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Vol 19, No. 08, August 2015   |   Issue PDF view/purchase
EDITOR'S LETTER
 

Are BIOFUELS the next Energy-Giant and
Are More Renewable Energy Sources Required to Turn those Bureaucratic Cogwheels?

Colder regions are becoming colder, and warm places are becoming too warm to relax those muscles between your brows. The European Commission, Intergovernmental Panel on Climate Change, NGOs and other research bodies of the United Nations recognize the need to reducing CO2 emissions. Renewable energy is best described as, 'One man's trash is another man's treasure.' Sweden, for example, imports trash to churn trash-to-energy. Japan has recently converted a massive plot of abandoned golf course to a 'solar-leecher' ground. Micro-organisms which are too tiny to be seen with the naked eyes can be genetically modified to release enzymes to breakdown plant-waste and convert biomass to butanol and biogas.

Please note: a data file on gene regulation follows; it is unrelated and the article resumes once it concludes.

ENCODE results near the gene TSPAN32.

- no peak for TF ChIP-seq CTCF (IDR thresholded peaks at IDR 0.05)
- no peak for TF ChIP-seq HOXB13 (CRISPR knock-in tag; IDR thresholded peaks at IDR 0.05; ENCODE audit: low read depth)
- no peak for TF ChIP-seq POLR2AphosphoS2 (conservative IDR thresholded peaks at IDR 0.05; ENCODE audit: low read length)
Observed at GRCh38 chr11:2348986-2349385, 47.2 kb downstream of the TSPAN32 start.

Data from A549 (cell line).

Biofuels to replace the use of fossil fuels, such as coal and petroleum, for all vehicles on the roads can make quite significant changes in the net CO2 emissions. The pricing of biofuels shifts the behaviours of consumers' choice. In Indonesia, drivers have little knowledge on the benefits of biofuels and no cost incentive for the use of biofuels. Hence, why would they? But, the best CO2 emissions reduction is to introduce biofuels to commercial airlines. GE aviation took the first initiative in 2009, and recently Japan's International trade industry pledge to stop increasing CO2 emissions by year 2020. Japan has commented that to achieve their goals they are left with no option, and to fill up the aircraft tanks with biofuels.

There are, of course, investment agencies funding research work in plant-waste and genetic modification work to yield more cost efficient production and better agricultural farming. Ethanol produced from sugarcane in Brazil may reduce up to 90% of CO2, and some handshakes were shook to providing ethanol to United States and the world.

Biofuels may be the game changer for CO2 emissions and climate change. However, biofuels production has to be well taken care of and to not reverse the boomerang efforts for the reduction of CO2 emissions.

In this edition, it is a privilege to introduce two new contributing authors:

Biogas beats Bioethanol by Professor Wolfgang Bauer

Molecular Marvel - A Novel Catalyst greases the wheels of Biofuel Production by Ms Gabrielle Bauer:

On another note, the Spotlight section is introduced to include information and articles concerning health and biomedical research. I hope you will enjoy reading the August edition.

Yuhui Lin
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